Community methicillin resistant strains (CA-MRSA) are becoming more common; the most recent MRSA data for New Zealand (2012) show that these strains now cause the majority of MRSA infections in this country.3 The recently reported point prevalence data shows an increase in resistant isolates of 10% between 2011 and 2012.3 There is considerable variation of prevalence and rate of increase of MRSA between DHB regions, but MRSA is more common in the North Island of New Zealand. Overall, the ESR antimicrobial resistance report shows that 10% of S. aureus isolates are resistant to methicillin, i.e. MRSA,3 but it is important to note that a larger number of isolates from the North Island will have been tested compared to the South.

Strategies to slow the emergence of community bacterial pathogens include:

  • Reduce unnecessary antibiotic use
  • When antibiotics are used, prescribe the correct dose and duration of treatment
  • Educate patients about antibiotic use and expectations for treatment, e.g. when antibiotics are not required
  • Implement infection control strategies in all health care settings, including acute hospitals and long-term care facilities

Antibiotic choices for common infections: what has changed in the 2013 edition?

In 2011, bpacnz produced a guide for prescribing antibiotics for common infections seen in primary care. Although published only two years ago, changing resistance patterns and new guidelines for treating infections meant that some areas needed to be updated.

This guidance was revised in consensus with adult and paediatric Infectious Diseases Physicians and a Clinical Microbiologist, to reflect current antimicrobial susceptibility patterns and best practice evidence. It is intended to aid selection of an appropriate antimicrobial, at the correct dose and duration for patients with infections commonly seen in general practice. Individual patient circumstances and local resistance patterns, however, may alter treatment choices. The guide is also available on our website, and this version will be updated if required. Visit

What are the main differences?


Azithromycin is now available, and subsidised (liquid and tablet forms), for the treatment and prophylaxis of pertussis. Azithromycin replaces erythromycin as the recommended first-line treatment and prophylaxis in children. The shorter duration of treatment (five days compared to 14 days with erythromycin) increases adherence. Although azithromycin is an effective option for adults for treatment and prophylaxis of pertussis, erythromycin is preferred first-line as it is important to reserve use of azithromycin, and help to slow the development of resistance.


The first-line treatment for community-acquired pneumonia in adults is amoxicillin. A macrolide antibiotic should be added to the treatment regimen if atypical infection is suspected. Roxithromycin replaces erythromycin as the macrolide of choice, as it is preferred in respiratory infections, although erythromycin would still be an effective choice. Doxycycline (added to amoxicillin) is an alternative to a macrolide for atypical infections. New guidance from Auckland DHB now recommends a higher dose of doxycycline in patients with pneumonia.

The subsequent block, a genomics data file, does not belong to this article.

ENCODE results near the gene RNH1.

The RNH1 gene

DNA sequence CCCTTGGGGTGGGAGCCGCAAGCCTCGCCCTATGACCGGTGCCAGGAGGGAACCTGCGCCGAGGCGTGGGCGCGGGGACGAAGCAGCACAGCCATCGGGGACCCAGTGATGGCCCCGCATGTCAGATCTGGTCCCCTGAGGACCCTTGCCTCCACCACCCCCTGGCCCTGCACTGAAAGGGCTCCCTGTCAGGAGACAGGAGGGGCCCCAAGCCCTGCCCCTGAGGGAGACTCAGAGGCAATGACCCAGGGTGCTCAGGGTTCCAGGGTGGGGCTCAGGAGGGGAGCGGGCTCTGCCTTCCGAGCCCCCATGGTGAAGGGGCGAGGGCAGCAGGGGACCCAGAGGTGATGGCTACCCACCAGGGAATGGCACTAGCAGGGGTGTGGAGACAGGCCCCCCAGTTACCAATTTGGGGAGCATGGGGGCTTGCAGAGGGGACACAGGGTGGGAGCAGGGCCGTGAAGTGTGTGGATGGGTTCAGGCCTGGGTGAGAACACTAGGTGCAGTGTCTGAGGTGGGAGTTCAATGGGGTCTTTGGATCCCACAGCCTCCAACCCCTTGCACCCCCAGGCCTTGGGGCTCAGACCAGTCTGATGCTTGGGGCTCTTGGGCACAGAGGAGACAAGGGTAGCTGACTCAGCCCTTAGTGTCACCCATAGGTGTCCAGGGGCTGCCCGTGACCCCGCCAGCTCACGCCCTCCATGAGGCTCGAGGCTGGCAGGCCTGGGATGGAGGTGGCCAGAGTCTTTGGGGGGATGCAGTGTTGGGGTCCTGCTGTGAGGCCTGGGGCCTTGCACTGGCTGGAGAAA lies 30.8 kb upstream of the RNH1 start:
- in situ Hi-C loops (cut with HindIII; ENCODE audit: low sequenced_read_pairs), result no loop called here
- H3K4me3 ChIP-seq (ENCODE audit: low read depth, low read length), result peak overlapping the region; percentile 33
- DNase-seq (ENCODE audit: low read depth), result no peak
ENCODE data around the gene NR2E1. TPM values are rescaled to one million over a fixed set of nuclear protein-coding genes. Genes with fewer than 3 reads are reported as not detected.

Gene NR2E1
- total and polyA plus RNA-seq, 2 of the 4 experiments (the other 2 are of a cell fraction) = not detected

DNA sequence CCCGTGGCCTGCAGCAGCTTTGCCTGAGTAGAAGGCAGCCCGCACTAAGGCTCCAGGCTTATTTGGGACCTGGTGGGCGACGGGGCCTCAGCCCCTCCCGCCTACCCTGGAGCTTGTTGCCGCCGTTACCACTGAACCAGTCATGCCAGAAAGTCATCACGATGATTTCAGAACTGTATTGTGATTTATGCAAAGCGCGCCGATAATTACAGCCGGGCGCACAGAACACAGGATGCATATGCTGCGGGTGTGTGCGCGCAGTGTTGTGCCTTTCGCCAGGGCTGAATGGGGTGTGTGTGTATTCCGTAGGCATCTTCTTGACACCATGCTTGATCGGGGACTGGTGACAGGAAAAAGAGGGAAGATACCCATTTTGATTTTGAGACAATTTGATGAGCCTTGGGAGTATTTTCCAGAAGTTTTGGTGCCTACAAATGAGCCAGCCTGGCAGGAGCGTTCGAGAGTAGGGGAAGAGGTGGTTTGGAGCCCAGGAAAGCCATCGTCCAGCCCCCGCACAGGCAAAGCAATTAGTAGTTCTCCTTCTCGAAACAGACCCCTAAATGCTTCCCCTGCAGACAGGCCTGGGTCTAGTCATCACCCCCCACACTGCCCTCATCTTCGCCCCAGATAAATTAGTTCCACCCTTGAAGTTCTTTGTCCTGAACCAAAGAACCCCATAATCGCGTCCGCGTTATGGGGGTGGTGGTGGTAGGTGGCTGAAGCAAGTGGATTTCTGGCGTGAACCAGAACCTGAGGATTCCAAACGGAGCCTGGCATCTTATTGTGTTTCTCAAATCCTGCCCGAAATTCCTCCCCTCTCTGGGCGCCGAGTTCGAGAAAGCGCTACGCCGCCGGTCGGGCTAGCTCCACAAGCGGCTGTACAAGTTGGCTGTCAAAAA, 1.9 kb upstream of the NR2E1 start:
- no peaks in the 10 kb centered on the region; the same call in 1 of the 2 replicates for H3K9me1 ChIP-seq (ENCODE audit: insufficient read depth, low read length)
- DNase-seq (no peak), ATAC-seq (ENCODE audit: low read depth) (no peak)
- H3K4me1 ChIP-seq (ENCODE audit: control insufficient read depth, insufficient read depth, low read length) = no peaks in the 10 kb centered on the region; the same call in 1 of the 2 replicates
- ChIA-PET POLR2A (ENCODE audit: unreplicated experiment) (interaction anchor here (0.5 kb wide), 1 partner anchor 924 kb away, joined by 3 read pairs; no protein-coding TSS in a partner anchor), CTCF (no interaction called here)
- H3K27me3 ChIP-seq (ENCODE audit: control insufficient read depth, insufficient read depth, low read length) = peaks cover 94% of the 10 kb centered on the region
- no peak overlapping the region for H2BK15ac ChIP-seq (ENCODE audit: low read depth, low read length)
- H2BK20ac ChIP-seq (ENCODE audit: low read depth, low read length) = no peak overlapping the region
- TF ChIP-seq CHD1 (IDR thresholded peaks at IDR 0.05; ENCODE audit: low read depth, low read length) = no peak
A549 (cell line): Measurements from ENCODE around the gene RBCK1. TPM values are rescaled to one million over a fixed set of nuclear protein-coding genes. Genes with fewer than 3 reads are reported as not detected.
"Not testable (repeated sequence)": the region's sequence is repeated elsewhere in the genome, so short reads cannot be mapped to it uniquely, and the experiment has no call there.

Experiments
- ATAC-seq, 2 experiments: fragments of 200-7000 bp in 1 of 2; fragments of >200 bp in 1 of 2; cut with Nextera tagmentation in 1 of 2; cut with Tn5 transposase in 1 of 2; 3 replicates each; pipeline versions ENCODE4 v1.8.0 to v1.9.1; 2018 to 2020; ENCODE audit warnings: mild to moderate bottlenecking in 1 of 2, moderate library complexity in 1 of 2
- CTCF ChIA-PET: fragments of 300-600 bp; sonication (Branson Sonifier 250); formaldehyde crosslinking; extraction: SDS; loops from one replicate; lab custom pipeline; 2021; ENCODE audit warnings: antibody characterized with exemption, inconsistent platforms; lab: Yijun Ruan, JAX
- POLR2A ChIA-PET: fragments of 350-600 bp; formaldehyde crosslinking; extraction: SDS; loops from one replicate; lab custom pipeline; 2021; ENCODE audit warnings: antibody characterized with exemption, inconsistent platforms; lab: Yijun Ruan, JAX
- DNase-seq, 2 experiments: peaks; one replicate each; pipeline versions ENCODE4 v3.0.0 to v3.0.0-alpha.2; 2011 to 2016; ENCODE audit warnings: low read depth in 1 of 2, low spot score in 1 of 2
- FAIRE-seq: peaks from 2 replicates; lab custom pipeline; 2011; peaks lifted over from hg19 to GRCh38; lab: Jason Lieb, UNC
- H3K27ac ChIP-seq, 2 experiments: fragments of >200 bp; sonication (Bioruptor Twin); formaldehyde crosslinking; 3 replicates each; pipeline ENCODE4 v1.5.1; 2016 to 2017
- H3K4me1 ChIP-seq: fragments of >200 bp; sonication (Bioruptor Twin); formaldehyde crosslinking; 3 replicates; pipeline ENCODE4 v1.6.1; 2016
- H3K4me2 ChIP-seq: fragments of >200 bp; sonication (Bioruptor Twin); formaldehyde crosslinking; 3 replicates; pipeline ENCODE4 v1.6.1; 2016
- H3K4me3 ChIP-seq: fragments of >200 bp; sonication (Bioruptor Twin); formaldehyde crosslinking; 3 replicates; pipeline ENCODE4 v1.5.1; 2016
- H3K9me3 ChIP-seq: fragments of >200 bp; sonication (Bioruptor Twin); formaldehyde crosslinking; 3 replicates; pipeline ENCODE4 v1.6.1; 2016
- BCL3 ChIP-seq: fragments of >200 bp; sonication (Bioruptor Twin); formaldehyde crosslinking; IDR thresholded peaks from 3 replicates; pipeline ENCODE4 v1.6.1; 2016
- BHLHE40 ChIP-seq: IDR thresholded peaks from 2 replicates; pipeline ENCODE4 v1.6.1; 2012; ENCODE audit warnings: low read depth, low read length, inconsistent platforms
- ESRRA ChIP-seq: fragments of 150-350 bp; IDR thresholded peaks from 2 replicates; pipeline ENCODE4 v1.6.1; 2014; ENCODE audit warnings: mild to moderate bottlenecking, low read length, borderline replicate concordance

Otitis media

Antibiotic treatment is usually not required for otitis media, however, when indicated, amoxicillin remains the first-line choice. Erythromycin and cefaclor are no longer recommended as second-line choices as they are less preferred to co-trimoxazole in treating otitis media.


Antibiotic treatment is usually not required for sinusitis as most patients will not have a bacterial infection, however, when indicated, amoxicillin remains the first-line choice. Co-trimoxazole and cefaclor are no longer recommended as second-line choices as they are less preferred to doxycycline in treating sinusitis.


Framycetin is no longer a recommended treatment for conjunctivitis. It was previously a second-line option to chloramphenicol, however, it is only partly subsidised and fusidic acid is a fully subsidised, appropriate alternative second-line treatment.

Skin infections

A new section has been included in the guide on the treatment of recurrent skin infections, including staphylococcal de-colonisation. Cephalexin has been added as an appropriate treatment option for boils, cellulitis, diabetic foot infections, impetigo and mastitis. It can be used as an alternative first-line treatment in children who are unable to tolerate flucloxacillin or as a second-line option for adults. Co-trimoxazole is used to treat skin infections in the community when MRSA is present. Cefaclor is no longer favoured as a second-line alternative in these skin infections, as use must be reserved.

Travellers’ diarrhoea

This section is no longer included in the guide as in most cases, antibiotic treatment is not required as the illness is viral or self-limiting. Patients with severe symptoms should be discussed with an Infectious Diseases Physician or Clinical Microbiologist to decide on an appropriate treatment regimen, depending on the causative pathogen.

Urinary tract infection

Two new sections have been included in the guide - UTI in adults and UTI in children, to replace “cystitis”. UTI treatment choices remain the same for adults, however, a treatment regimen has now been included for children. Treatment is recommended for seven days in women who are pregnant and in males (previously 10 – 14 days in males).

Sexually transmitted and other genital infections

Antibiotic treatment regimens are based on the recently updated New Zealand Society for Sexual Health guidelines.

Ornidazole is an alternative to metronidazole (if metronidazole is not tolerated) in bacterial vaginosis, pelvic inflammatory disease and trichomoniasis. Ornidazole is reportedly better tolerated than metronidazole, however, it should not be used in women who are pregnant as no study data is available.

Doxycycline is an alternative first-line treatment to azithromycin for chlamydia. Erythromycin is no longer recommended as a second-line option as it is not as effective as other choices for chlamydia.

Amoxicillin clavulanate or co-trimoxazole are now the first-line choices for treating acute pyelonephritis; ciprofloxacin (previous first choice) is a second-line alternative.

The recommended ceftriaxone dose for gonorrhoea, epididymo-orchitis and pelvic inflammatory disease is now 500 mg IM, stat (previously 250 mg).


  1. Public Health Surveillance. Antimicrobial resistance data from hospital and community laboratories, 2011. Institute of Environmental Science & Research Ltd (ESR); Wellington, 2013. Available from: (Accessed Jul, 2013).
  2. Heffernan H, Woodhouse R. Annual survey of extended-spectrum b-lactamase (ESBL)-producing Enterobacteriaceae, 2012. Institute of Environmental Science & Research Ltd (ESR); Wellington, 2013. Available from: (Accessed Jul, 2013).
  3. Heffernan H, Bakker S. Annual survey of methicillin-resistant Staphylococcus aureus (MRSA), 2012. Institute of Environmental Science & Research Ltd (ESR); Wellington, 2013. Available from: (Accessed Jul, 2013).